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Permission,




e.g.You can takemy umbrella.

Can in this meaning is found in affirmative sentences, inter-
rogative sentences in which a request is expressed, and in negative
sentences where it expresses prohibition.

Cf. You can usemy car.
CanI useyour car?
You can't usemy car today.

In this meaning can is combined with the simple infinitive.
The form could with reference to the present is found only in
interrogative sentences in which it expresses a more polite request.

e.g. CouldI useyour car?

The form could is found in reported speech (i.e. in accordance
with the rules of the sequence of tenses).

e.g. He said that I could usehis car.

Heasked me if he could usemy car.

4) uncertainty, doubt,

e.g. Canit betrue?


In this meaning can is found only in interrogative sentences
(in general questions). Besides, sentences of this kind are often
emotionally coloured and so their application is rather restricted.

Depending on the time reference, can in this meaning is used
in combination with different forms of the infinitive.

Thus, if reference is made to the present, the simple infinitive
is found with stative verbs.

e.g. Canhe really beill?
Canit beso late?

With dynamic verbs, the continuous infinitive is used.

e.g. Canshe be tellinglies?

Canhe be makingthe investigation all alone?

Can in combination with the perfect infinitive refers the ac-
tion to the past.

e.g. Canhe have saidit?

Canshe have tolda lie?

The combination of can with the perfect infinitive may also
indicate an action begun in the past and continued into the mo-
ment of speaking. This is usually found with stative verbs.

e.g. Canshe really have beenat home all this time?

However, if can is followed by a dynamic verb the Perfect
Continuous infinitive is used.

e.g. Canshe have been waitingfor us so long?

Could with reference to the present is also used in this way,
implying more uncertainty.

e.g. Couldit betrue?

Couldshe be tellinglies?

Couldhe have saidit?

Couldshe have been waiting for us so long?

In Russian both variants, with can and could, are rendered in
the same way: Неужели это правда?, Неужели она лжет? and
so on.


5) improbability,
e.g. It can't be
true. (Это не может быть правдой. Вряд ли это так.)

In this meaning can is found only in negative sentences, which
are often emotionally coloured. Depending on the time reference,
this can is also used with different forms of the infinitive.

e.g. He can't bereally ill.
She can't be tellinglies.
He can't have saidit.

She can't have beenat home all this time.
She can't have been waitingfor us so long.

Could is also used in this way making the statement less cate-
gorical.

e.g.It couldn't betrue.

She couldn't be telling lies.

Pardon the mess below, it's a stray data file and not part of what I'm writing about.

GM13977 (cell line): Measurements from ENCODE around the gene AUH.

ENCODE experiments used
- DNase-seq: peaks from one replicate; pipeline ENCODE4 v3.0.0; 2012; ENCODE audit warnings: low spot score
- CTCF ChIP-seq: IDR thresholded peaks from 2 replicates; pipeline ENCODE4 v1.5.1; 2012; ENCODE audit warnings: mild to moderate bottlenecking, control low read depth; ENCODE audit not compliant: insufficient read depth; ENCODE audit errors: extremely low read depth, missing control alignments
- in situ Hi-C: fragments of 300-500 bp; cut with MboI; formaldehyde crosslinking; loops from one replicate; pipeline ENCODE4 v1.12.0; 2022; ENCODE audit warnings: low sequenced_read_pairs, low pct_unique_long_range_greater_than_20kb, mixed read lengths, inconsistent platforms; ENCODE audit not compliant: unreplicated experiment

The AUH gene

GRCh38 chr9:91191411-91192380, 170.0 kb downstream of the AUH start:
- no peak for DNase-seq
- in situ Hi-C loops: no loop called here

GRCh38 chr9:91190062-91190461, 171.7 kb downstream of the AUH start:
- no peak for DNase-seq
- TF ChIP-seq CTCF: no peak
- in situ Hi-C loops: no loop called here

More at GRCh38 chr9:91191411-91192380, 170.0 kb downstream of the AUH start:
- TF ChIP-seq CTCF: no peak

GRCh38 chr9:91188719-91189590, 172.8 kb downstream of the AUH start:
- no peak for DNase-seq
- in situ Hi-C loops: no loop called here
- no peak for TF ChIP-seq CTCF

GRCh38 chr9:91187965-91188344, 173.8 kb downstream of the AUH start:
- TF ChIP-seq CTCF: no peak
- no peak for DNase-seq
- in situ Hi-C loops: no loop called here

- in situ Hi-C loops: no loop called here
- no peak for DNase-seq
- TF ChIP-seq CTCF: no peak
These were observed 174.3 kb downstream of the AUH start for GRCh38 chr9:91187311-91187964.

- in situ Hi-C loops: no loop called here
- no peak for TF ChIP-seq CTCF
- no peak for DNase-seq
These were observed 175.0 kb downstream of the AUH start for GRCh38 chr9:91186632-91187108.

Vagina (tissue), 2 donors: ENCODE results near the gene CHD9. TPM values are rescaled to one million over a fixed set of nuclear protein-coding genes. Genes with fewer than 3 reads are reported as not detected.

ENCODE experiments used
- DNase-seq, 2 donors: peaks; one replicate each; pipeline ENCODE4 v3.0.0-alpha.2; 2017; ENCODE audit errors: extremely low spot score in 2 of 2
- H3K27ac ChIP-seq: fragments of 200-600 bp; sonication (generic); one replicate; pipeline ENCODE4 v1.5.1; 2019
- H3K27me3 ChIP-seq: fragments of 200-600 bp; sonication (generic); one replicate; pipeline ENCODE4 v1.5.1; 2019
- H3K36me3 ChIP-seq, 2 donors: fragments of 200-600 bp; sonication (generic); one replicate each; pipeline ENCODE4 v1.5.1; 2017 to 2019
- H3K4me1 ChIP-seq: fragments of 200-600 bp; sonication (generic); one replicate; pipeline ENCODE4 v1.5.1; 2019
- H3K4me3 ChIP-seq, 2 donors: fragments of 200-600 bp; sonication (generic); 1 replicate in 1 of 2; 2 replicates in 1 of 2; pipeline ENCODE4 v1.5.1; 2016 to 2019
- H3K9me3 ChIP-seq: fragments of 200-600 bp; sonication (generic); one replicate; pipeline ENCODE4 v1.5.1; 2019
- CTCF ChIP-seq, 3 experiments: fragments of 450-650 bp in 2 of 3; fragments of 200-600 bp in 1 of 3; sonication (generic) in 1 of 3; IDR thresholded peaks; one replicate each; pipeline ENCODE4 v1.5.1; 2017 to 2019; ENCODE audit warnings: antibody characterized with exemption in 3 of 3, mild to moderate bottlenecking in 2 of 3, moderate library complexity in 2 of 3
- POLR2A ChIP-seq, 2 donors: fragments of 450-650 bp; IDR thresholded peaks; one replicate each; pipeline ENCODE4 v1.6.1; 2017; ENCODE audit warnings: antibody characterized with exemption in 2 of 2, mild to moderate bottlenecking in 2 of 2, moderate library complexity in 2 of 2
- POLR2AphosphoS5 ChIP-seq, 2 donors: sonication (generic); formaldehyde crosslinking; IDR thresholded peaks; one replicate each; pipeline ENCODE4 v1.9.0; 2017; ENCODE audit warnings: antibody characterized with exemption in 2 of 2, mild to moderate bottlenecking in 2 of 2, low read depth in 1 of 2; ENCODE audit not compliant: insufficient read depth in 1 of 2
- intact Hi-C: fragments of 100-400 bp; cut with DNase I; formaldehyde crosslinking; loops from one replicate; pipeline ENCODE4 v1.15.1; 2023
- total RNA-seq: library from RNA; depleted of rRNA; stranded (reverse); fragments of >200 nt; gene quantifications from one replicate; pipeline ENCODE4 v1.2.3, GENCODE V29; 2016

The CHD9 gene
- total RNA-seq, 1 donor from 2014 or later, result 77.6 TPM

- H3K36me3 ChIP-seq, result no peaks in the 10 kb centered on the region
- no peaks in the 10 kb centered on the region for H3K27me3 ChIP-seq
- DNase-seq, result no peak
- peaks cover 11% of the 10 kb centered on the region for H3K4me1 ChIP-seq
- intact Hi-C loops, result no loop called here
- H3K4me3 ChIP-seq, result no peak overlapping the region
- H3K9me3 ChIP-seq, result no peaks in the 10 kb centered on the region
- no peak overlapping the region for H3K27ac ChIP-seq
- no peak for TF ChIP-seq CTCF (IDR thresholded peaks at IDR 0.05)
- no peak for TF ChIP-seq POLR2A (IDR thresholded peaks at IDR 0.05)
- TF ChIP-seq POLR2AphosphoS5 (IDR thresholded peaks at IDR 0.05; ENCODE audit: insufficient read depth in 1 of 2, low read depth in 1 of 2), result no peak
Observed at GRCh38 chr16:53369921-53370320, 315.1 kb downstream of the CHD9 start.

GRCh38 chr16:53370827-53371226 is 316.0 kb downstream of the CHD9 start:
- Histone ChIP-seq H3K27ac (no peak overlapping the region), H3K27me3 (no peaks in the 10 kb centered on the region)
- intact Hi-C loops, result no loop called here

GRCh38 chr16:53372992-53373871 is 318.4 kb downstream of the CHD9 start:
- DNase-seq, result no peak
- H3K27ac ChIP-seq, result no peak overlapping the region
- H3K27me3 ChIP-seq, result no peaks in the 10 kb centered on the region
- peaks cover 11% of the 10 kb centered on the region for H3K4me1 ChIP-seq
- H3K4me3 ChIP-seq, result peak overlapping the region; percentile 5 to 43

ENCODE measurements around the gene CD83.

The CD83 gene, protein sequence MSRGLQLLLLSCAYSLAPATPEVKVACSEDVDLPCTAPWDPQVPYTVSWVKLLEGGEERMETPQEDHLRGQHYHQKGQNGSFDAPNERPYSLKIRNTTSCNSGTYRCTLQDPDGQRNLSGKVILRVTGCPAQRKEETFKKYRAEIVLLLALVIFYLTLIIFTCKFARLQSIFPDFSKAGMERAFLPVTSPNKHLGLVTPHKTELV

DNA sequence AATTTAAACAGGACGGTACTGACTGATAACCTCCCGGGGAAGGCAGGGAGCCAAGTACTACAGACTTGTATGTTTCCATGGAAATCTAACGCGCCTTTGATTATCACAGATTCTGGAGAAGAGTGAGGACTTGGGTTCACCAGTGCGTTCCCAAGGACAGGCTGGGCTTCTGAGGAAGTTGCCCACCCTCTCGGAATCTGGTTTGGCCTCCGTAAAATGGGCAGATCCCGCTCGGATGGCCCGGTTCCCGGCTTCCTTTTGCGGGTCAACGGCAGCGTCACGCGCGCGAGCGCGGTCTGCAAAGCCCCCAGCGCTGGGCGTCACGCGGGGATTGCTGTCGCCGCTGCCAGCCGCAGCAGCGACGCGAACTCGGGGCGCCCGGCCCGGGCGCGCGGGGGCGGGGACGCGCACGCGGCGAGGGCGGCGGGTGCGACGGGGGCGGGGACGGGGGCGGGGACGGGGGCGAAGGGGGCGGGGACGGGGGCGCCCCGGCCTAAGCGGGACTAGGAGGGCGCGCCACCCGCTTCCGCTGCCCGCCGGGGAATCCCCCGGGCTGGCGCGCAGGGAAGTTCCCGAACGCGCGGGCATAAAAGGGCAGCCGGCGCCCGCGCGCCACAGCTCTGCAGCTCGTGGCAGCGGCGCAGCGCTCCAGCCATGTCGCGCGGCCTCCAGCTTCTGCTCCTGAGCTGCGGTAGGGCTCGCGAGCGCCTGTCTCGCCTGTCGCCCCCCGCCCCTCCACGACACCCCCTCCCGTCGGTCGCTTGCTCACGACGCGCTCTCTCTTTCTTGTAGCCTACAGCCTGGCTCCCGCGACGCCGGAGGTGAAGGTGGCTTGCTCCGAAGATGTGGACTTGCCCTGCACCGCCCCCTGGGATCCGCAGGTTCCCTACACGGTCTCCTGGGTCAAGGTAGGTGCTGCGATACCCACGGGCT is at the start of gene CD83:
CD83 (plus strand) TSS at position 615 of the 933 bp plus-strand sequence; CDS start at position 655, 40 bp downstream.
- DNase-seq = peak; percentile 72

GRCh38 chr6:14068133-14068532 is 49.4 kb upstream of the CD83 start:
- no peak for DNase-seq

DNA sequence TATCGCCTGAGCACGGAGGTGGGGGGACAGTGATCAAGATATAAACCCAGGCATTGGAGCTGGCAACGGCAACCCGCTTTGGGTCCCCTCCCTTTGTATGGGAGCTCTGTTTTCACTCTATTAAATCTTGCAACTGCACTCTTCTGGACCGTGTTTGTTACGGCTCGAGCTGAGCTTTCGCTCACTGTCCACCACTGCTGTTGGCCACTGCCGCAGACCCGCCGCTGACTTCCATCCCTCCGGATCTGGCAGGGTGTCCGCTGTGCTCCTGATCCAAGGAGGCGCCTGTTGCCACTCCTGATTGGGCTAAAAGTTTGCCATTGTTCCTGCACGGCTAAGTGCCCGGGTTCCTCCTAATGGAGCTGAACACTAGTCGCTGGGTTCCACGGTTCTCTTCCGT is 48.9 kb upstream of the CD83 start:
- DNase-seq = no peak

He couldn't have saidit.

She couldn't have beenat home all this time.

She couldn't have been waitingfor us so long.

§ 78. Can and could followed by different forms of the infinitive,
are found in special questions where they are used for emotional co-
louring (for instance, to express puzzlement, impatience, etc.).

e.g. What can (could)he mean?
What can (could)he be doing?
What can (could)he have done?
Where can (could)he have gone to?

Itcan be rendered in Russian as: Что, собственно, он имеет
в виду?

§ 79. As is seen from the above examples, the form could refer-
ring to the present is sometimes clearly opposed to can in that it
expresses unreality whereas can expresses reality. This may be ob-
served in the following meanings:

ability — He can speak English.

He could speak English if necessary.


possibility due to circumstances —

You can getthe book from the library.

You could getthe book from the library if necessary.

In the other meanings, however, this difference between the
two forms is obliterated. Could is used either as a milder or more
polite form of can (a) or as a form implying more uncertainty
than can (b):

a) permission — CanI useyour pen?

CouldI useyour pen? (more polite)

b) uncertainty, doubt, improbability —

Canit betrue?

Couldit betrue? (less certain)

It can't betrue.

It couldn't betrue, (less certain)

§ 80- In addition to the above cases illustrating the inde-
pendent use of can, this modal verb occurs in adverbial clauses of
purpose, where it is structurally dependent (for a detailed treat-
ment of this use of can see "Verbs", § 143).

e.g. I'llleave the newspaper on the table so that he can see itat

once.

I left the newspaper on the table so that he could seeit at
once.

§ 81. Note the following set phrases with can:

a) She can't help crying.






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